H. Moser & Cie is probably the least well-known of the great manufactories – one of the hidden pearls of top watch-making beloved of Laurent Picciotto. How many people know that as early as 1840, H. Moser & Cie had a dominant position on the watch market – in Japan, China, Persia, Turkistan and Russia? And how many know that the manufactory produced no fewer than 70 in-house calibers? Heinrich Moser was not only a watch-maker but above all a visionary and entrepreneur. Like all free thinkers, he was ahead of his time, initially rejected by his home town of Schaffhouse – although paradoxically enough, it was to become a leading watch-making centre with IWC! “Contrary to what you might expect, Mosers are watches that don’t reveal everything at first glance,” emphasises Laurent Picciotto. In the same way, Heinrich Moser’s personality is not easy to delve into. Although he was deeply attached to Schaffhouse, he began his career in Saint-Petersburg. He didn’t set up a manufactory straight away, but as was the custom at that time, founded a trading post for watches produced by him or by other manufacturers. When he decided to develop the use of his own movements, he settled in Locle, rather than Schaffhouse. And his output was aimed not at the European market, but at Nijni Novgorod and Irbit! These two cities hosted the major trade fairs at that time, ensuring rapid commercial development, and leading to him hiring 50 employees. Still going against the flow, at a time when the most famous watchmakers were Swiss and French, Heinrich Moser used German, Russian, Italian and Swedish watchmakers. At the same time, the entrepreneur returned to his home town and began industrialising the region, building things like railways and dams – still in use in 2012! In the end – still in keeping with the somewhat atypical journey of the brand – despite Heinrich Moser having built a great empire with amazing potential for growth, when he died in 1874, his family decided to sell everything. The watchmaking part of the business was disbanded, but Heinrich Moser had nonetheless ensured that the brand name “H. Moser & Cie” remained attached to any watch production based on the fundamentals he had established. And so it was that the brand passed down through the decades (with varying degrees of success) until 2002, when Dr Jürgen Lange filed the original brand name of the founder internationally. It was time for the company Moser Schaffhausen AG to come to life again, reincorporating the Moser line. Today, Heinrich Moser’s great-grandson, Roger Nicholas Balsiger, is honorary chairman. In autumn 2005, at the time of the bicentenary of its founder, Heinrich Moser, the company was making a comeback on the international watchmaking scene. “Today they are subtle, rational pieces,” explains Laurent Picciotto. “We’ve given the brand time to find its feet. The approach is certainly Germanic, but offbeat, with traditional yet uncommon tones and basic functions, concealing high-class workings – large date, retrograde display, 7-day power reserve, and so on. Today’s timepieces really do correspond to precise specifications – a purist’s approach, aimed at strong personalities.”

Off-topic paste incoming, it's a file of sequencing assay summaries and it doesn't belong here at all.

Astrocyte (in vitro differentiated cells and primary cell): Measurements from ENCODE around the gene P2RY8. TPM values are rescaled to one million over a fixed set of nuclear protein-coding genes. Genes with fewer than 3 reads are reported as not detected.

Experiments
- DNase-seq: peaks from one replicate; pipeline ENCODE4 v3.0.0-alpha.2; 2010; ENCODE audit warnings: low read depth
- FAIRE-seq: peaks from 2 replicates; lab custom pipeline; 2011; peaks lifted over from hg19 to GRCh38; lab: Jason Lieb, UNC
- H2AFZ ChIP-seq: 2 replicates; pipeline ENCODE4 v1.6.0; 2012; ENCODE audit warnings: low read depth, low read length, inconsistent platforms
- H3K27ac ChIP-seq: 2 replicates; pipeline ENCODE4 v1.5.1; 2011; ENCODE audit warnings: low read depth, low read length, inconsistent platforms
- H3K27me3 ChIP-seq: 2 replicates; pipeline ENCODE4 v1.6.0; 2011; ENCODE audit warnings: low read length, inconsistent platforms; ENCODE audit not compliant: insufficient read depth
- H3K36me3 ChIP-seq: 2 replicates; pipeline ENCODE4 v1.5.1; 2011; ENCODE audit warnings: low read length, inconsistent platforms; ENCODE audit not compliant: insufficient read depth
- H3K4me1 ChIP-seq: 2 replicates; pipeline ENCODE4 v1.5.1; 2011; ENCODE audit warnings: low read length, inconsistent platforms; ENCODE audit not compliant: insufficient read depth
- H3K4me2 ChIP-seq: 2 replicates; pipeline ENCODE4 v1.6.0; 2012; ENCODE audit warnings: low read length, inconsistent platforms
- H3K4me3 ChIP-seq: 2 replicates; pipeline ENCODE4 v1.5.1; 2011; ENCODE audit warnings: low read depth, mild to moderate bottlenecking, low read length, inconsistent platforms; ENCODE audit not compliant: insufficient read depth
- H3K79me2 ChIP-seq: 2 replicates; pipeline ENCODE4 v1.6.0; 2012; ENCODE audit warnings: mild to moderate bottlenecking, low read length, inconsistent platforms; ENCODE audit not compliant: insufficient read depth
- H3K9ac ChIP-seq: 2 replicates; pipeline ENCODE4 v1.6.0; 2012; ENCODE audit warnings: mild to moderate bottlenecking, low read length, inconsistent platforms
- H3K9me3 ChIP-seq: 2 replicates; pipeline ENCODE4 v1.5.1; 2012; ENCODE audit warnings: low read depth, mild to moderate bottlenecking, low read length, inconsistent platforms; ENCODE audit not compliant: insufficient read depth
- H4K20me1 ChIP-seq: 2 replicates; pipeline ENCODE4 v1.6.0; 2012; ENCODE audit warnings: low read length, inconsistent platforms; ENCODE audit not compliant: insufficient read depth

Journalist : Olivier Müller